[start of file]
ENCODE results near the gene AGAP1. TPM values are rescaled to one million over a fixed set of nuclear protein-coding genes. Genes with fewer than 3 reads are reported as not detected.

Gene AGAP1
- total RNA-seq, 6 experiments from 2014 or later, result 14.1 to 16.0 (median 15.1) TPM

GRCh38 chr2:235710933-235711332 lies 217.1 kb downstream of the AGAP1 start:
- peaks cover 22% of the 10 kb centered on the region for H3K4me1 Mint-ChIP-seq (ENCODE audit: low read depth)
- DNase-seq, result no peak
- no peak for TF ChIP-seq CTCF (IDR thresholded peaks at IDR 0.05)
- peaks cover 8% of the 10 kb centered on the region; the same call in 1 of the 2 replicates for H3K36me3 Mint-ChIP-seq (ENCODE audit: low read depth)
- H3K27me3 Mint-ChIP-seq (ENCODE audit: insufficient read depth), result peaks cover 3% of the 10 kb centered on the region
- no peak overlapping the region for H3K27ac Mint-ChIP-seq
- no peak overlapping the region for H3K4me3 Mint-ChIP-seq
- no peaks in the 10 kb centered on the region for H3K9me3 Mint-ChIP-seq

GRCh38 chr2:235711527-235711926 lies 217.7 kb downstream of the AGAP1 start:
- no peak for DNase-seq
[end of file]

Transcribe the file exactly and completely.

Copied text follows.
ENCODE results near the gene AGAP1. TPM values are rescaled to one million over a fixed set of nuclear protein-coding genes. Genes with fewer than 3 reads are reported as not detected.

Gene AGAP1
- total RNA-seq, 6 experiments from 2014 or later, result 14.1 to 16.0 (median 15.1) TPM

GRCh38 chr2:235710933-235711332 lies 217.1 kb downstream of the AGAP1 start:
- peaks cover 22% of the 10 kb centered on the region for H3K4me1 Mint-ChIP-seq (ENCODE audit: low read depth)
- DNase-seq, result no peak
- no peak for TF ChIP-seq CTCF (IDR thresholded peaks at IDR 0.05)
- peaks cover 8% of the 10 kb centered on the region; the same call in 1 of the 2 replicates for H3K36me3 Mint-ChIP-seq (ENCODE audit: low read depth)
- H3K27me3 Mint-ChIP-seq (ENCODE audit: insufficient read depth), result peaks cover 3% of the 10 kb centered on the region
- no peak overlapping the region for H3K27ac Mint-ChIP-seq
- no peak overlapping the region for H3K4me3 Mint-ChIP-seq
- no peaks in the 10 kb centered on the region for H3K9me3 Mint-ChIP-seq

GRCh38 chr2:235711527-235711926 lies 217.7 kb downstream of the AGAP1 start:
- no peak for DNase-seq